Nature Relatedness Research


What is Nature Relatedness?


    Nature relatedness (NR) describes individual levels of connectedness with the natural world.  Nature relatedness is not unlike the deep ecology concept of an ecological self, the notion of a self-construal that includes the natural world.  NR is an appreciation for and understanding of our interconnectedness with all other living things on the earth.  NR is distinct from environmentalism in that it is comprised of much more than activism.  Nor is it simply a love for nature, or enjoyment of only the superficially pleasing facets of nature, such as sunsets and snowflakes.  NR is an understanding of the importance of all aspects of nature, even those that are not aesthetically appealing or useful to humans, such as mosquitoes, mice, death, and decay.


    NR comprises the cognitive, affective, and physical connection we have with nature.  NR is an internalized identification with nature - feelings and thoughts about one’s personal connection to nature.  NR also is reflected in an external perspective, a nature-related world view, or a sense of agency concerning individual human actions and their impact on all living things.  NR may reflect a physical familiarity with the natural world, a level of comfort with and desire to be out in nature most evident in those who are drawn to the wilderness, and who are aware of and fascinated with nature all around them.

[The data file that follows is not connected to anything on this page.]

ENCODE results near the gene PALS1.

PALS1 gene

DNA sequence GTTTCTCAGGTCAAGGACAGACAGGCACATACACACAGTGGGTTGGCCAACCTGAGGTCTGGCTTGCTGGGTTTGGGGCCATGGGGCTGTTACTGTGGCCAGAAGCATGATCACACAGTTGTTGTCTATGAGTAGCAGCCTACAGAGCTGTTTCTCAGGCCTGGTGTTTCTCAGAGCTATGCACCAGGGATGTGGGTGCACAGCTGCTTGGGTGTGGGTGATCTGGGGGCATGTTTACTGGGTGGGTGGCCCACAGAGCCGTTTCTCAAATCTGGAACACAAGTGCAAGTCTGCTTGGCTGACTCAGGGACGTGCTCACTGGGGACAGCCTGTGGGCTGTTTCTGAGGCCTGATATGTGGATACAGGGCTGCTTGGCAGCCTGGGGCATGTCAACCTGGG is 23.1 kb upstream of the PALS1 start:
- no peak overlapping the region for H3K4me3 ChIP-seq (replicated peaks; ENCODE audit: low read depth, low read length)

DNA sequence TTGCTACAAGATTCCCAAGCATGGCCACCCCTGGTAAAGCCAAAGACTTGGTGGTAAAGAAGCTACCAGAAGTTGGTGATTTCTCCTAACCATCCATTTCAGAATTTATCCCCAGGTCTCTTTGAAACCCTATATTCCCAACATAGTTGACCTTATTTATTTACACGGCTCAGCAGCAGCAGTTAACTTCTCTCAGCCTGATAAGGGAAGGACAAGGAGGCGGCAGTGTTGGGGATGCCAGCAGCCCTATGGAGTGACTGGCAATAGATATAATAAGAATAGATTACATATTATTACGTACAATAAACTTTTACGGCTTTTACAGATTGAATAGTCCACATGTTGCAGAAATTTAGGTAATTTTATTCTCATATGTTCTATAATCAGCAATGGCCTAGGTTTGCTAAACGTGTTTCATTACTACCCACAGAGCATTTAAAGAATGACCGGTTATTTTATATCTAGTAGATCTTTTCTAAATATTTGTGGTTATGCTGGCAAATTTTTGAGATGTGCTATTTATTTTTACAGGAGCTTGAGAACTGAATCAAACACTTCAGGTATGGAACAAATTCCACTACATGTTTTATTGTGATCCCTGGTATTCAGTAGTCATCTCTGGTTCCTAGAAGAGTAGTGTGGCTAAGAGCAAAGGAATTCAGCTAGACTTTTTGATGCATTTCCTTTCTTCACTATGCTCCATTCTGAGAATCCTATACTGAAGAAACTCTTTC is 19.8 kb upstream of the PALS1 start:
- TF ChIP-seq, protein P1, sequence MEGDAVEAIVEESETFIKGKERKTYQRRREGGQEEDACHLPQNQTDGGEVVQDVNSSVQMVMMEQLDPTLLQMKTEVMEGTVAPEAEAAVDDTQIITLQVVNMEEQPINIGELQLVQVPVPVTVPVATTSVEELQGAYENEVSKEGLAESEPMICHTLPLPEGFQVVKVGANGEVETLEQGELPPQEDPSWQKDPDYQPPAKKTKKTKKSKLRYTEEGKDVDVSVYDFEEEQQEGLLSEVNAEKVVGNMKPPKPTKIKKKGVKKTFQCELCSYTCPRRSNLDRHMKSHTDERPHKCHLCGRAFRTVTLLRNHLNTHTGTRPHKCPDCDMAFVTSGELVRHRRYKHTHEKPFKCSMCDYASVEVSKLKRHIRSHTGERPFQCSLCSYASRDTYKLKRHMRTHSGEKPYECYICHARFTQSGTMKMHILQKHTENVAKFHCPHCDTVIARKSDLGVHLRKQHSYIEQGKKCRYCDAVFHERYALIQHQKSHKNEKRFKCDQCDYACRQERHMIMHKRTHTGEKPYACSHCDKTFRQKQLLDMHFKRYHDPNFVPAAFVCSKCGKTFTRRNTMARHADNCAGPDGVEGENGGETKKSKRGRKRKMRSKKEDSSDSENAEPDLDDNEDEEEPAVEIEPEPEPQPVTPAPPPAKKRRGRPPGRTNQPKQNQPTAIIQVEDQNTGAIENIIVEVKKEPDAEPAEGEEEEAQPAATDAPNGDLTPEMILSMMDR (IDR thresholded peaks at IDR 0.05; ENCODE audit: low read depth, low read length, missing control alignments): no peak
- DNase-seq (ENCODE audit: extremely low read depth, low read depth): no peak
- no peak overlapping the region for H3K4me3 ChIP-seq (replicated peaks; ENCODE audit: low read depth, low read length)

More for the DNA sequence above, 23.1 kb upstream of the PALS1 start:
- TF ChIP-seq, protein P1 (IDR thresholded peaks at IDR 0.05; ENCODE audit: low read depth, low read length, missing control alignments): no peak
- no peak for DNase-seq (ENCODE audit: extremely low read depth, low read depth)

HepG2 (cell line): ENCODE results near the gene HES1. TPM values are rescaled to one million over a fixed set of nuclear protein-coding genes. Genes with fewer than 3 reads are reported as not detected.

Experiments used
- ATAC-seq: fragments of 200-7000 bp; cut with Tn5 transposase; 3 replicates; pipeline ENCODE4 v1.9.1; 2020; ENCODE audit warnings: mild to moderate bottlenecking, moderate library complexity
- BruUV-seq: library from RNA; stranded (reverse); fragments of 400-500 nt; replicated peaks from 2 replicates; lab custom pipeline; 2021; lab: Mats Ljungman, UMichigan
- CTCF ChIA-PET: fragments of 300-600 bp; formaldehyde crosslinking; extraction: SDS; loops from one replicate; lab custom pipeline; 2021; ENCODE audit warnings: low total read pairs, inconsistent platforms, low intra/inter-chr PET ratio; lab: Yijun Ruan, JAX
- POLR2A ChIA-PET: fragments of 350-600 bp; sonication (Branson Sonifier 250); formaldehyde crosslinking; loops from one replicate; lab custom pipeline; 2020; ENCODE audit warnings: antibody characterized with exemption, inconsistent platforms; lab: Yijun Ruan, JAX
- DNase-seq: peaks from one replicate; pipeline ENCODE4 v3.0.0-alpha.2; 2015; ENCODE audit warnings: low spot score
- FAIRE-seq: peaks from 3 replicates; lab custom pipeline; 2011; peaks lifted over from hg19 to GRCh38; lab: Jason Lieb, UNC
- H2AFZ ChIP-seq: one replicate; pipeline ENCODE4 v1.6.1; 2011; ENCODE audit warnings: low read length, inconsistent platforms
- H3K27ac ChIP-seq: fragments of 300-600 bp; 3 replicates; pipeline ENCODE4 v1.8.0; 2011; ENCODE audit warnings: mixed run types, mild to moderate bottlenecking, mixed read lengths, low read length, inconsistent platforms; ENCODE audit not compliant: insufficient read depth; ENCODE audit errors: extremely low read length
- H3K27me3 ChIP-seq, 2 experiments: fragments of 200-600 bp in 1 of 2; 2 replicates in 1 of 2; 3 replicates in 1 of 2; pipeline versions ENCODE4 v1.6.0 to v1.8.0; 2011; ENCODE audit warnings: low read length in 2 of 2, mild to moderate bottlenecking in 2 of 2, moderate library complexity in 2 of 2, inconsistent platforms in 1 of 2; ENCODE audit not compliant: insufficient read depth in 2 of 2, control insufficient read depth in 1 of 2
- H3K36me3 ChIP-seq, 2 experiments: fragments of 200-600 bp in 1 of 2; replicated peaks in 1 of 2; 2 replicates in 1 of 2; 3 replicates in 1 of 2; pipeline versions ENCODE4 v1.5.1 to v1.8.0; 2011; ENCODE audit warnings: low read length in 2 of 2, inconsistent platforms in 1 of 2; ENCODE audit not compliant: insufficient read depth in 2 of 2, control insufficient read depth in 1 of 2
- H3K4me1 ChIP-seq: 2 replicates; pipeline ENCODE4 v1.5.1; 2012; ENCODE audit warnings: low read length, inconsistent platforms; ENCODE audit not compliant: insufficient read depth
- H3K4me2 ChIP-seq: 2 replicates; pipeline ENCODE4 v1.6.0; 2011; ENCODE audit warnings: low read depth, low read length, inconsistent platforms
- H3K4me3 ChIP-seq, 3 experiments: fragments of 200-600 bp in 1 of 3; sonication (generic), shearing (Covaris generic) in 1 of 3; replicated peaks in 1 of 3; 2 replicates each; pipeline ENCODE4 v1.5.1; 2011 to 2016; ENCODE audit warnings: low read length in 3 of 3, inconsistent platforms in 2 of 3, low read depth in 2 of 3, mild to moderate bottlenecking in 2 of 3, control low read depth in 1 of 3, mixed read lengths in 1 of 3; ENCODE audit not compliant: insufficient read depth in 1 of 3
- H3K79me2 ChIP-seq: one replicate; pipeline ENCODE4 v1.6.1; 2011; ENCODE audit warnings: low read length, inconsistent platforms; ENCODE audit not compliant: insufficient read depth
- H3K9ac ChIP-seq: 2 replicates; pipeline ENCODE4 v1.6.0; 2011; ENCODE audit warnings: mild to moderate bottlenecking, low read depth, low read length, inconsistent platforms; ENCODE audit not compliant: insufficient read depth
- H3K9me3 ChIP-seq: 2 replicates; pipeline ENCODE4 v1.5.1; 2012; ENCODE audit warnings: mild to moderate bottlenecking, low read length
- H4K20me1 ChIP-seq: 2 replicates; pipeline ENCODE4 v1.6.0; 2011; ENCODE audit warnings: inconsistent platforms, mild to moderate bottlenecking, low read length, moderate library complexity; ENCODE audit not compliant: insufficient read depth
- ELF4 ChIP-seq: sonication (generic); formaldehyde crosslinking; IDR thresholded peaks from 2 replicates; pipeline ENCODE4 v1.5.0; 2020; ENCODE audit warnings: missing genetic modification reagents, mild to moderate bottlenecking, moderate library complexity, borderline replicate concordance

The NR Scale:     Nature Relatedness Scale and scoring


(Please let us know if you plan to conduct research with the NR scale how you will be using it, and the results afterwards.)


The development and validation of the NR scale is described in:

Nisbet, E. K., Zelenski, J. M., & Murphy, S. A. (2009). The Nature Relatedness Scale: Linking individuals’ connection with nature to environmental concern and behavior. Environment and Behavior, 41, 715-740.

Past and Current NR Research:   

Investigating the effects of environmental education on nature relatedness and well-being.

Examining the effects of positive and negative framing on environmental messages.

Studying the influence of outdoor experiences on NR, well-being, and environmental concern.

Exploring affective forecasting related to time in nature, and individual differences in estimation of the psychological benefits associated with the natural environment.

Creating NR interventions, aimed at increasing connectedness to nature, environmental concern, and well-being.

Testing health behaviour change models in environmental contexts. Framing environmental issues as health issues.

Linking (dis)connection, materialism, and consumption-based happiness.

Testing the benefits of connectedness with nature, compared to general connectedness.

My colleague, Dr. John M. Zelenski, also studies NR:  

Nisbet, E. K., Zelenski, J. M., & Murphy, S. A. (2011). Happiness is in our nature: Exploring nature relatedness as a contributor to subjective well-being. Journal of Happiness Studies, 12, 303-322, doi: 10.1007/s10902-010-9197-7

Zelenski, J. M., & Nisbet, E. K. (2012). Happiness and feeling connected: The distinct role of nature relatedness.  Environment and Behavior, 1-21. Published online before print, doi: 10.1177/0013916512451901

NR’s links with well-being are described in:

Nisbet, E. K., & Zelenski, J. M. (2011). Underestimating nearby nature: Affective forecasting errors obscure the happy path to sustainability. Psychological Science, 22(9), 1101-1106.

The happiness underestimates of NR and nature contact are described in: